MG Car History: Celebrating British Motoring Heritage

MG is a British car brand that was born in 1924 in Longbridge (Birmingham, England). He did it from the hand of William Morris, and his hallmark is the convertible two-seater models, although in his range, there is also room for saloons, coupes, and now for electric SUVs.

Revive the Spirit of Classic Motoring: Immerse Yourself in MG Car History

Known as MG Motor UK Limited or MG Motor, its origins must be found in Morris Garage. It was there that William hired Cecil Kimber as sales director: the brand encompassed more than 50% of the local market, and, conscious of the success, Kimber applied his knowledge of body design and construction to produce improved and sporty versions of those models. Thus, on May 1, 1924, the brand and its well-known octagon-shaped logo were officially registered.

One of the first models to roll off the production lines was the MG K3 Magnette that emerged triumphant at the Mille Miglia. With World War II, hundreds of American soldiers were posted to the United Kingdom where they encountered the MG T-Type, MG TD and MG TF that they imported to the United States.


In 1952, MG was taken over by the British Motor Corporation (BMC) and three years after that, they launched the MG A. In 1956, the MG ZB Magnette was the turn, which offered an attractive design, ease of handling, and comfortable space for four. 


MG still retained its popularity in the UK, something the Royal Family contributed to when, in 1962, Prince Charles showed up with an MG B, the successor to the MG A. Meanwhile, BMC took over with Jaguar Cars and changed its name to British Motor Holdings before joining Leyland Motor Corporation in 1968 to form British Leyland Motor Corporation (BLMC). A consortium that, in 1975, would be partially nationalized.


Between 1970 and 1972, the MG 1300 was manufactured using fibreglass instead of steel to avoid corrosion of the models circulated in coastal areas.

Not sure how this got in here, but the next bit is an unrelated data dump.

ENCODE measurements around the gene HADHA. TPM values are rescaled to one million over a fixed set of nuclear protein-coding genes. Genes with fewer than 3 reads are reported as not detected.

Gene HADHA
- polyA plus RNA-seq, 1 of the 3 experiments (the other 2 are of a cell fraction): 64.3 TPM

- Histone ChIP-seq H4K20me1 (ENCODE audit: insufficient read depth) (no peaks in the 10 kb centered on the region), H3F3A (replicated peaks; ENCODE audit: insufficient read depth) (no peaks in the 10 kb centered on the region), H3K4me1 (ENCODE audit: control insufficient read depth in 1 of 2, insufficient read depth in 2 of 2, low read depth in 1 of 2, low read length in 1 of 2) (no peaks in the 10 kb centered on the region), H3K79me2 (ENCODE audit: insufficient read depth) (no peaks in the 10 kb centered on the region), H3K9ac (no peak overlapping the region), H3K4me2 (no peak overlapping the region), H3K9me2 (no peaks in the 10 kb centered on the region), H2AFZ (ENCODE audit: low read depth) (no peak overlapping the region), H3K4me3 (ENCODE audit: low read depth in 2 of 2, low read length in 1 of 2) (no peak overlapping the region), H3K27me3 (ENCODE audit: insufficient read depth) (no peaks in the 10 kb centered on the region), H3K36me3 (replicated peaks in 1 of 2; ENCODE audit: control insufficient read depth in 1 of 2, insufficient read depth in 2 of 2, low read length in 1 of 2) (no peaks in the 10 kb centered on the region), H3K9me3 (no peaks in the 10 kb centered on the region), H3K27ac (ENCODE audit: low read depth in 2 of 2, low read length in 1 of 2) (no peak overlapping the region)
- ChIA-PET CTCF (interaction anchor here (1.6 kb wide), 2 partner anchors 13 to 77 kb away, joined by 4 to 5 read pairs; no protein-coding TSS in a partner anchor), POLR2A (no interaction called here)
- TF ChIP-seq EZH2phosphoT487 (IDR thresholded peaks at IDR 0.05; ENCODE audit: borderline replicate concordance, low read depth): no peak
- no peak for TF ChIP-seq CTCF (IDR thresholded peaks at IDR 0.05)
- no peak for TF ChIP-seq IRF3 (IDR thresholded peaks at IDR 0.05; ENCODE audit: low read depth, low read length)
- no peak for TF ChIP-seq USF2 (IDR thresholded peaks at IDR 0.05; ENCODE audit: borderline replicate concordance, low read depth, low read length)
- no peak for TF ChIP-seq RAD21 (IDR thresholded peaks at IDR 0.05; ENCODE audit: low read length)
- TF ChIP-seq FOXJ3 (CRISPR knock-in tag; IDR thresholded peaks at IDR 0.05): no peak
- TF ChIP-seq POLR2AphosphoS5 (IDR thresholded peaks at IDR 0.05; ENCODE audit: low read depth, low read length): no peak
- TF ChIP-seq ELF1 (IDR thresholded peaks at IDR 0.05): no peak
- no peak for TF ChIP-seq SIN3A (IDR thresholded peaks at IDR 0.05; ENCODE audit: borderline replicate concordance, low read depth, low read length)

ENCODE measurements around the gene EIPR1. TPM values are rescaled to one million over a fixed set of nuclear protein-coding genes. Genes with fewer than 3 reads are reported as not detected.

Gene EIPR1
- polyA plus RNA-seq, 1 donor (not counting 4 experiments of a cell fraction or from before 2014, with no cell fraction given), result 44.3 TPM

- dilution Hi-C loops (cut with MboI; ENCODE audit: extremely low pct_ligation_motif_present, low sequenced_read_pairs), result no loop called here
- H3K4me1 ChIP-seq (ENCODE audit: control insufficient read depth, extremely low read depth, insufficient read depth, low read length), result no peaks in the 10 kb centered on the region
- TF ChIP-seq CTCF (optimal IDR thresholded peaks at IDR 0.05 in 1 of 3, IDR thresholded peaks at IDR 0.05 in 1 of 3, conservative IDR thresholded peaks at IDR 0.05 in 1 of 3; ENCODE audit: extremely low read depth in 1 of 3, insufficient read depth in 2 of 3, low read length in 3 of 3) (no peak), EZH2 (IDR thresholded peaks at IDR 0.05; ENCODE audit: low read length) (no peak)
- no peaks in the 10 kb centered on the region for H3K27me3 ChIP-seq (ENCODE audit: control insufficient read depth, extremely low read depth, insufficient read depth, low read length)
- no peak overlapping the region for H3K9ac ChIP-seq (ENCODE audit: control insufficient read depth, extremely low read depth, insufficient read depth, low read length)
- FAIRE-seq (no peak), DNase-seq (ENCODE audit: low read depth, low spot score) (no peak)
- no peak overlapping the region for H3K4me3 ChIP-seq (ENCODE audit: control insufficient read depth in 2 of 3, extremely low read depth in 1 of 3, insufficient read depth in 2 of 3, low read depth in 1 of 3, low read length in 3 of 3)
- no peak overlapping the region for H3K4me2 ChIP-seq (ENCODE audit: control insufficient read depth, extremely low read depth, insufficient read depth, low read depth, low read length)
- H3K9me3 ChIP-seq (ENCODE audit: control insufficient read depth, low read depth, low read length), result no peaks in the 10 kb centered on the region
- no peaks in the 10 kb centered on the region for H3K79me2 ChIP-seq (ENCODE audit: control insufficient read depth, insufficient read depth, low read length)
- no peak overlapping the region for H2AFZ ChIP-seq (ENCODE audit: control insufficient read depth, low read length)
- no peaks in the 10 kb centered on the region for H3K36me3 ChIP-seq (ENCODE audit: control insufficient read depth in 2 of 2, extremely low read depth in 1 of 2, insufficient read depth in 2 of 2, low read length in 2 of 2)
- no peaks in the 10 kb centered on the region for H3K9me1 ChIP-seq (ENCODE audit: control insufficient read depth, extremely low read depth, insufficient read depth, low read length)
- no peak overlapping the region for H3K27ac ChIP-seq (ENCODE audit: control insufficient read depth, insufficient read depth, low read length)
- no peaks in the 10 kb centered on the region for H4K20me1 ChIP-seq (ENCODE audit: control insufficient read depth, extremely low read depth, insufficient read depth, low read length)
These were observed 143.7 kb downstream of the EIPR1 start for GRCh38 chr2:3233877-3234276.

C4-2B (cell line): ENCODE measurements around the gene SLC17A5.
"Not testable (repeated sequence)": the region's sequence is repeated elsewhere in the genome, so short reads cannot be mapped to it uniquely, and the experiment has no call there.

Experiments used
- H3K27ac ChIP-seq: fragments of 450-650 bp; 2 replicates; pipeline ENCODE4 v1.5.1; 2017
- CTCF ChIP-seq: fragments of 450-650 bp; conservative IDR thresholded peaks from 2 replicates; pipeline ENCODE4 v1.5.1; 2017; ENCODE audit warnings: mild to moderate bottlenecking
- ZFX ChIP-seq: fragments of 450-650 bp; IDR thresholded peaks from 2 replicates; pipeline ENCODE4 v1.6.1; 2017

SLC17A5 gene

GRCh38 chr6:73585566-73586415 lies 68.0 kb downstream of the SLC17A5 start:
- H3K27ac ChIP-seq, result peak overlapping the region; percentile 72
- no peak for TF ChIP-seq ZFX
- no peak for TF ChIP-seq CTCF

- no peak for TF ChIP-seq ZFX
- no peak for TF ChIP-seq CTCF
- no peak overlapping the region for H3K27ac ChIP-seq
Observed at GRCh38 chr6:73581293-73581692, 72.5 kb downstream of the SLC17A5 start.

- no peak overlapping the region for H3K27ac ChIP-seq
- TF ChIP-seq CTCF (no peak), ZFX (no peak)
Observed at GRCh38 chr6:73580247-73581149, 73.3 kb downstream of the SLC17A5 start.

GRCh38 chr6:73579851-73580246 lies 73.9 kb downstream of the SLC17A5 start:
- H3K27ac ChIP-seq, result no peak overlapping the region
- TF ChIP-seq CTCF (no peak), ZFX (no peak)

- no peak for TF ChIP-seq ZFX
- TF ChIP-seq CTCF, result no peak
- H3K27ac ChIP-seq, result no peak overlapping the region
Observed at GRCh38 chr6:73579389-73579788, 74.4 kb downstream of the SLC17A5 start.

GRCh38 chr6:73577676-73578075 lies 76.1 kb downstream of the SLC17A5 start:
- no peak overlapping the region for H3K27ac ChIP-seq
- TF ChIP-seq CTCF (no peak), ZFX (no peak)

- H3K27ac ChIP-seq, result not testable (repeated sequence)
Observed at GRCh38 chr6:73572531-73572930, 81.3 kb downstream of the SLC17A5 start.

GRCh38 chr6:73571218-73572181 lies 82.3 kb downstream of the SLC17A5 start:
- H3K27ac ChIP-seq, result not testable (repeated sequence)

The 80s and 90s

The decade began with the closure of the Abingdon factory. After that, the turmoil started in MG’s journey: in 1986, BL became the Rover Group and owner of the brand passed to British Aerospace in 1988 and BMW in 1994. Despite this, in 1983, the MG Metro gave the baton to the MG Maestro: a compact five-door that had a somewhat more performance version known as the MG Maestro Turbo. Shortly after, in 1990, they gave birth to FGM.

The 2000 effect on MG

While the whole world waited, with curiosity, for the arrival of the 2000 effect, MG lived mired in its problems. The MG Rover Group had bought the brand from BMW to recover its essence and tradition, but the financial situation was unsustainable. Not even the MG TF avoided the chronicle of a death announced in 2005.

SAIC Motor

Two years later, SAIC Motor, a Chinese manufacturer, acquired MG to give it a new impetus by resuming production at the Longbridge plant. With the returned sports engines as a new beginning for the MG TF and its evolution, the MG F. Both were followed by the compact MG ZR and the MG ZT saloon.

It did not take long to notice the influence of SAIC because, in 2012, they presented the MG 3, and in 2017, the first SUV of the brand arrived: the MG GS. By then, the production of all the cars of the British brand had moved to the plant in China. Little by little, MG was consolidating its presence in the SUV segment with the arrival of MG ZS and MG RX5. The next step has been the brand’s electrification and the return to Europe after a fifteen-year absence.

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